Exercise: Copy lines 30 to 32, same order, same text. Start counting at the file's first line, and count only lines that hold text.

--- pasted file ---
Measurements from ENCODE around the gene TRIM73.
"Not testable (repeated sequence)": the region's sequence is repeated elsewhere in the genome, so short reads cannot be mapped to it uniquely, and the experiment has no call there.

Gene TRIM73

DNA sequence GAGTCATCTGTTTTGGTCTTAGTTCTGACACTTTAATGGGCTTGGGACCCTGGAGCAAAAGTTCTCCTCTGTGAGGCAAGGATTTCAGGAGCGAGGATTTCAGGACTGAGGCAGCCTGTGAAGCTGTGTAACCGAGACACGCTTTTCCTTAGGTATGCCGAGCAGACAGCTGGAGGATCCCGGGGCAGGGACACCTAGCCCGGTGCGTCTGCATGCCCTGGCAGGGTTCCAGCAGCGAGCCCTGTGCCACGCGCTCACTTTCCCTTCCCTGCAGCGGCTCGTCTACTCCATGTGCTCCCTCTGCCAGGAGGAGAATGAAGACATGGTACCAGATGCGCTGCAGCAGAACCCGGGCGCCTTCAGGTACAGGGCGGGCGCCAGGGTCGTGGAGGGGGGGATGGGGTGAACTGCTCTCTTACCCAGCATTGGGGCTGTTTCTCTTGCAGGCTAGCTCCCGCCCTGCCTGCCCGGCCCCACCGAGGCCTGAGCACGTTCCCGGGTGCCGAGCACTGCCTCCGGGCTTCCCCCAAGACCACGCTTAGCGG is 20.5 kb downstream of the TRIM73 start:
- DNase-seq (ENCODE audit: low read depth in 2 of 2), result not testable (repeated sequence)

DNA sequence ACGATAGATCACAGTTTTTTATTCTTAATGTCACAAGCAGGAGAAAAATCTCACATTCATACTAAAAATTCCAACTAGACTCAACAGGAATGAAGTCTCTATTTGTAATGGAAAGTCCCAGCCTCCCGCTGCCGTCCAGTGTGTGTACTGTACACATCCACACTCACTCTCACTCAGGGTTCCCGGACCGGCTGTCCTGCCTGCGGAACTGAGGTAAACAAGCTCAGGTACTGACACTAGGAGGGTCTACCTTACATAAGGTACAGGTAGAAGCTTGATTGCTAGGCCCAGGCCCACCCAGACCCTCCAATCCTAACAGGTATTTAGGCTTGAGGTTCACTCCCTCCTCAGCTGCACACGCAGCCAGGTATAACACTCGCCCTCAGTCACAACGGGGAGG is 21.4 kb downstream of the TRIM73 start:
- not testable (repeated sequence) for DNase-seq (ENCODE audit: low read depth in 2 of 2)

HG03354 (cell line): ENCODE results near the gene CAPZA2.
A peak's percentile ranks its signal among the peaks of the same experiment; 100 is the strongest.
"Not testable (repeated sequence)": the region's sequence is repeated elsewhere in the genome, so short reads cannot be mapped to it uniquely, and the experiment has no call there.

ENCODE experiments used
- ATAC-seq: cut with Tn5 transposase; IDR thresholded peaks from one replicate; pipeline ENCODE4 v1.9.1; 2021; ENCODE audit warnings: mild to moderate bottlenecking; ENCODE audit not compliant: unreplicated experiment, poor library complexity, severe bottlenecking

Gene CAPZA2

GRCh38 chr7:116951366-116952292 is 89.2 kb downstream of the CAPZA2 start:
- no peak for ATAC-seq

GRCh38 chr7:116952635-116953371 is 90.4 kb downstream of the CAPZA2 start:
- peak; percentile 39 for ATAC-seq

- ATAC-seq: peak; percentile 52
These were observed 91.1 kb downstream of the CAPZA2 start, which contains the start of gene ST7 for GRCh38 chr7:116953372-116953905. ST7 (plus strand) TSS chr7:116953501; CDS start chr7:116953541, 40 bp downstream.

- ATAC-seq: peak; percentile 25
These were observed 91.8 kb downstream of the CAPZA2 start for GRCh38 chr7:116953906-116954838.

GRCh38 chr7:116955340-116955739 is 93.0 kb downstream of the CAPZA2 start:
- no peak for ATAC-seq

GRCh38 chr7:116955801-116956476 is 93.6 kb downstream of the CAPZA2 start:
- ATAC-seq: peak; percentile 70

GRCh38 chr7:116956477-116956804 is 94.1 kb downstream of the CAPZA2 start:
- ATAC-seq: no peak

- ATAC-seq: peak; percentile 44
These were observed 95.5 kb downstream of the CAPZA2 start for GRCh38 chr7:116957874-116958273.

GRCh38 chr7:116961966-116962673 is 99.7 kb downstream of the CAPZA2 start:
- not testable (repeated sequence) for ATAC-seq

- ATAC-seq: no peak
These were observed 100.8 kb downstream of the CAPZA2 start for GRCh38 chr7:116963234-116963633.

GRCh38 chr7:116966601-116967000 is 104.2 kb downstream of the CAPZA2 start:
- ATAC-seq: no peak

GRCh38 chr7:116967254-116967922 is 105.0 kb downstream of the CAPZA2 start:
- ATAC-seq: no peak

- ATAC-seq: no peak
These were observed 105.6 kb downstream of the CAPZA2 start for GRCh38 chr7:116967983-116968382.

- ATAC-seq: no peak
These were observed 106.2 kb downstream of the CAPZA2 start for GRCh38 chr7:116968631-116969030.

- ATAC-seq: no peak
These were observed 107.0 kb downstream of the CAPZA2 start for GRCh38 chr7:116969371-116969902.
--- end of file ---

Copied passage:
GRCh38 chr7:116961966-116962673 is 99.7 kb downstream of the CAPZA2 start:
- not testable (repeated sequence) for ATAC-seq

- ATAC-seq: no peak